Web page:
In the movie, “The Hustler” (Robert Rossen, director), a character stresses: “Look, you wanna hustle pool, don’t you? This game isn’t like football. Nobody pays you for yardage. When you hustle you keep score real simple. The end of the game you count up your money. That’s how you find out who’s best. That’s the only way.”
During the era of sustained global yield repression engineered by America’s trusty Federal Reserve Board and its central banking comrades, “investors” and other traders generally have engaged in enthusiastic hunts for adequate return (“yield”) in assorted financial fields. These territories include United States and other stocks, US corporate bonds, lower-grade foreign dollar-denominated sovereign debt, and commodities “in general”.
Convergence and divergence (lead/lag) relationships between realms such as the S+P 500, American corporate debt, and the petroleum complex are a matter of subjective perspective. The connections and patterns are complex and not necessarily precise; they can shift or even transform. Nevertheless, within this accommodative policy yield environment, often involving monumental money printing (quantitative easing) strategies and other generous monetary schemes, price trends in the S+P 500 and these other marketplaces frequently have been similar. Prices in these benchmark stock indices, lower-grade interest rate instruments, and commodities often have risen (or fallen) at roughly the same time They have climbed in bull markets (and fallen in bear markets) “together”. For example, the magnificent bull moves for US stocks and these “related” financial areas peaked in early to mid-first quarter 2020. Their subsequent bloody bear crashes intertwined, ending at around the same time. The ensuing price rallies in these assorted key districts generally embarked around late March 2020, and their subsequent bullish patterns thereafter interrelated. The S+P 500’s attained its record high on 9/2/20 at 3588.
“Marketplace Maneuvers: Searching for Yield, Running for Cover” (9/7/20) concluded: “various phenomena indicate that these marketplaces are at or near important price highs and probably have started to or soon will decline together.” Noteworthy interconnected price falls followed the S+P 500’s September 2020 summit. Even if Congress answers widespread fervent prayers and enacts another large deficit spending (stimulus) package, the S+P 500’s 9/2/20 peak probably will not be broken by much, if at all.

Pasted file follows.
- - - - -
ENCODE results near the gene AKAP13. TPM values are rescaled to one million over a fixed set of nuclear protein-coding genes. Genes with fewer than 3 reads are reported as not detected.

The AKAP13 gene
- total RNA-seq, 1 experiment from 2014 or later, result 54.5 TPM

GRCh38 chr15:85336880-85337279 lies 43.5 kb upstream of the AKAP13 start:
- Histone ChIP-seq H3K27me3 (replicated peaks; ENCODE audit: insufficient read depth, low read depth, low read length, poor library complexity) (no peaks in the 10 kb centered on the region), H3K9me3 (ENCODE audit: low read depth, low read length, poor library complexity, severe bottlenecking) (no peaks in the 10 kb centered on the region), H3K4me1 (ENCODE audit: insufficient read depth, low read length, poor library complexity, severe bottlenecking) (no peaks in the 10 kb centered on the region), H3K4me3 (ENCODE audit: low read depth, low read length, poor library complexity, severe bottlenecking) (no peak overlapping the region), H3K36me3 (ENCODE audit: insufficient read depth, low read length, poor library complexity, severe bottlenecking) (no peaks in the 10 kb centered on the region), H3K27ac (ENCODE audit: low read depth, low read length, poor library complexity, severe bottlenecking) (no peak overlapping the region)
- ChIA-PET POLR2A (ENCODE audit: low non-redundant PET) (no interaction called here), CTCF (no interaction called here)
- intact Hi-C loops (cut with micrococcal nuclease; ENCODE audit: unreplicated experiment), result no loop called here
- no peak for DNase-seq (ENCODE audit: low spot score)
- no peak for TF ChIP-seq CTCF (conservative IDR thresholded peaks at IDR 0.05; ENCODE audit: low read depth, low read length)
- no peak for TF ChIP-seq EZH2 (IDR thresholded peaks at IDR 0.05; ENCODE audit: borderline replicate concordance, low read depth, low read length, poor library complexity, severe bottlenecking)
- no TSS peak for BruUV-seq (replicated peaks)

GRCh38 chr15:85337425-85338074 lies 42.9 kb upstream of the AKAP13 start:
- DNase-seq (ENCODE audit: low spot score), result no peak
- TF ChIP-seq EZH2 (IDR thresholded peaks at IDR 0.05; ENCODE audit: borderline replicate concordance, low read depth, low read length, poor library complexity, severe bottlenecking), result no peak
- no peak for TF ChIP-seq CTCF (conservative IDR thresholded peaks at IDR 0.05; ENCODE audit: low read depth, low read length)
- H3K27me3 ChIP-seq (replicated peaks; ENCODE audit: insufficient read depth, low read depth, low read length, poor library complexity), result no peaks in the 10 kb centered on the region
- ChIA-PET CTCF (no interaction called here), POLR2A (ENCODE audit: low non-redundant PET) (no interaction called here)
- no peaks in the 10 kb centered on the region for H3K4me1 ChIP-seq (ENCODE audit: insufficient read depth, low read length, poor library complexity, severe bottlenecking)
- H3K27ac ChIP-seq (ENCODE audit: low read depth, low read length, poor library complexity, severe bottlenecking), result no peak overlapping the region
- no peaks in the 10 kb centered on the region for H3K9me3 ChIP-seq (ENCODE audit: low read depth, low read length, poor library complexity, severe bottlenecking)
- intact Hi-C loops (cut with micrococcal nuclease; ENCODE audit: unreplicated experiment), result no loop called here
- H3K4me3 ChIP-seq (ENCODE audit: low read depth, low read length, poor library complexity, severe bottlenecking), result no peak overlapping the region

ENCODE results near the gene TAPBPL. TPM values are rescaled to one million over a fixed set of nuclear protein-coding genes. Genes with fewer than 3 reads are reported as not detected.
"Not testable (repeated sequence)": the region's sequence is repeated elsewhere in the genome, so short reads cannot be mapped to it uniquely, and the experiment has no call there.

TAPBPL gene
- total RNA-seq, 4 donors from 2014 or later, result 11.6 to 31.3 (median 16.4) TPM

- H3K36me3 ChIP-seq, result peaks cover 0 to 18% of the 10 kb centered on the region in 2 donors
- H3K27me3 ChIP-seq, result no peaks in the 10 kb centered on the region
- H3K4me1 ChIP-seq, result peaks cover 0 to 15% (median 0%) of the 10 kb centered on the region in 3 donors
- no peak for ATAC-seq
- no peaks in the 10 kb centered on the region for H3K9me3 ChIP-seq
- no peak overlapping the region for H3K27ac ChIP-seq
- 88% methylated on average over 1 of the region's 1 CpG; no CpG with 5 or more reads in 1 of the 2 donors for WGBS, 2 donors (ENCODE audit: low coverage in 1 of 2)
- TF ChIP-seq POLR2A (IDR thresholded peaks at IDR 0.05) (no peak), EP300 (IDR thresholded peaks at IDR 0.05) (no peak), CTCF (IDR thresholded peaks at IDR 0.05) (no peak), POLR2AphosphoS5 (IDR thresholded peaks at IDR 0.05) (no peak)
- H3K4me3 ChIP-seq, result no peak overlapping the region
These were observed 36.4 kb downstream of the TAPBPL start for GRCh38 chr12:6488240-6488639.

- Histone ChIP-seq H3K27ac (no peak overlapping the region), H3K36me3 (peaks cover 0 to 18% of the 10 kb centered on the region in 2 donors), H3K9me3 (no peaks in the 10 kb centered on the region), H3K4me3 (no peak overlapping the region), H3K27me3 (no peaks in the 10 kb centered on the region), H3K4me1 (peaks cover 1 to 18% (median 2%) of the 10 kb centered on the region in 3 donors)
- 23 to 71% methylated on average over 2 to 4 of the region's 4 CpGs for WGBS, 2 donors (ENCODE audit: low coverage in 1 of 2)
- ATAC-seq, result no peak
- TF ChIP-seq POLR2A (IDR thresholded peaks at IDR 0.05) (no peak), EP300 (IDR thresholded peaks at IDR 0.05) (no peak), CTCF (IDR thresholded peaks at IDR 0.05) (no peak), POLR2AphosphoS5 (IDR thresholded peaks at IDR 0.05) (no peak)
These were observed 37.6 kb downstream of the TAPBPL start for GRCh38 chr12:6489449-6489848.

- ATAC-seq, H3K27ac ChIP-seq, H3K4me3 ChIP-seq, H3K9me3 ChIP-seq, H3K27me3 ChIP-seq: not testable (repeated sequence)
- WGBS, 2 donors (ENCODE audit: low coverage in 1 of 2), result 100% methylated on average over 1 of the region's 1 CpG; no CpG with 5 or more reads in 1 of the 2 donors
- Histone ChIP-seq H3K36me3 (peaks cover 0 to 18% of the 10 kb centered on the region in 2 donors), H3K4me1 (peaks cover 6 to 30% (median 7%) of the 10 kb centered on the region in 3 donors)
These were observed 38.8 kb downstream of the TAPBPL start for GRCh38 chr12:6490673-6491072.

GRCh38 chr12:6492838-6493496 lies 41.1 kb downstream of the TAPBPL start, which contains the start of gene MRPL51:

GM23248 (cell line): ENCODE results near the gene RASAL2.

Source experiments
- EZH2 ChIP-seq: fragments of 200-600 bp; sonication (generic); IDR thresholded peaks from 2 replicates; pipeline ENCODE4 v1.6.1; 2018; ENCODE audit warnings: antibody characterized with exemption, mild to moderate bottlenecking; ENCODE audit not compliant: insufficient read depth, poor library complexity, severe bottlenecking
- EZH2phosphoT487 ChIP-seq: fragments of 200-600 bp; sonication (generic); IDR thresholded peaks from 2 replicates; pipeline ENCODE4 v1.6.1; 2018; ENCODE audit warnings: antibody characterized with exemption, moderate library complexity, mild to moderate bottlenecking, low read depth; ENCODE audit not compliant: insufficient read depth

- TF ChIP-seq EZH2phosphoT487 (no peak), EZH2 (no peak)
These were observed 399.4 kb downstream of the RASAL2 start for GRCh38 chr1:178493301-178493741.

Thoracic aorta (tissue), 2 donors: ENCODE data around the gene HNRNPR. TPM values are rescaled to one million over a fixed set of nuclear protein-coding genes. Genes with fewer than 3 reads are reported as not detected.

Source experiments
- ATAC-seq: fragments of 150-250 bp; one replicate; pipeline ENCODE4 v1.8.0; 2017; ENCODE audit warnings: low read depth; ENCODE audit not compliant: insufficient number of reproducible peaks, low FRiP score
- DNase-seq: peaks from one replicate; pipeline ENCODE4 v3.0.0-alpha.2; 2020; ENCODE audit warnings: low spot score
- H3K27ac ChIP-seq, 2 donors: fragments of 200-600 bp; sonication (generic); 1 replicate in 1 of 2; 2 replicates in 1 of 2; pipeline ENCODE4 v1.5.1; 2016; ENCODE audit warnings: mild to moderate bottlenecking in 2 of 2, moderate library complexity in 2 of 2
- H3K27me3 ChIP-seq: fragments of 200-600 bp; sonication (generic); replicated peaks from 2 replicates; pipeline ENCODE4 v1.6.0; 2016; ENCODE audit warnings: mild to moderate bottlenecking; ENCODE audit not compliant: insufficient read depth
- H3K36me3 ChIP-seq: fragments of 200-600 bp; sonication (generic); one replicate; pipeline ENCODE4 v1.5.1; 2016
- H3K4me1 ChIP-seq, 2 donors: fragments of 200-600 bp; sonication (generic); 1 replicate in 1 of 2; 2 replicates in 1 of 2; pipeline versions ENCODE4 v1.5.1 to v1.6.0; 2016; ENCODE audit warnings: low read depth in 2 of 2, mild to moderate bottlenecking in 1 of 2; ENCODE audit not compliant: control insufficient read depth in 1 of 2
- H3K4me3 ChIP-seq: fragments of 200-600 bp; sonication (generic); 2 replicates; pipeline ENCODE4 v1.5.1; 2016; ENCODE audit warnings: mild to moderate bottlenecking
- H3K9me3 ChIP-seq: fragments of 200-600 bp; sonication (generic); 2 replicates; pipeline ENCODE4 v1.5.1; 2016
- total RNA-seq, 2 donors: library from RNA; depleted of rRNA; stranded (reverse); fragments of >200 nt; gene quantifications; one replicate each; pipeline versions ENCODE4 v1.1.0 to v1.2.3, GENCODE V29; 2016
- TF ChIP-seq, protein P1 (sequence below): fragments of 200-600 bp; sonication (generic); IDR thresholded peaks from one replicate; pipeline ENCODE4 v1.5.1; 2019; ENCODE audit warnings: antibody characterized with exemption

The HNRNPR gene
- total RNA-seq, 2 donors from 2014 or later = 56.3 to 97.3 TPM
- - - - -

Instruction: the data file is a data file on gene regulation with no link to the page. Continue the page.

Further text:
What bearish factors did “Marketplace Maneuvers” identify? They include the probability of a feeble global recovery (the recovery will not be V-shaped), the persistence of the coronavirus problem for at least the next several months, and lofty American stock marketplace valuations (and the substantial risk of disappointing late 2020 and calendar 2021 corporate earnings). The Democrats probably will triumph in the 11/3/20 American national election, which portends a reversal of the corporate tax “reform” legislation as well as the enactment of increased taxes on high-earning individuals and the passage of capital gains taxes. Also on the US national political scene, fears are growing of a political crisis if President Trump disputes the November voting outcome.
Other warning signals of notable price falls in the S+P 500 and various related marketplaces are vulnerable US (and other) households (reduced consumer spending) and endangered small businesses, massive and rising government debt, a greater risk of rising US interest rates (at least in the corporate and low-quality sovereign landscapes) than many believe (even with ongoing Fed yield repression), and the weakness in the US dollar.
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Adventures in Marketland- Hunting for Return (10-6-20)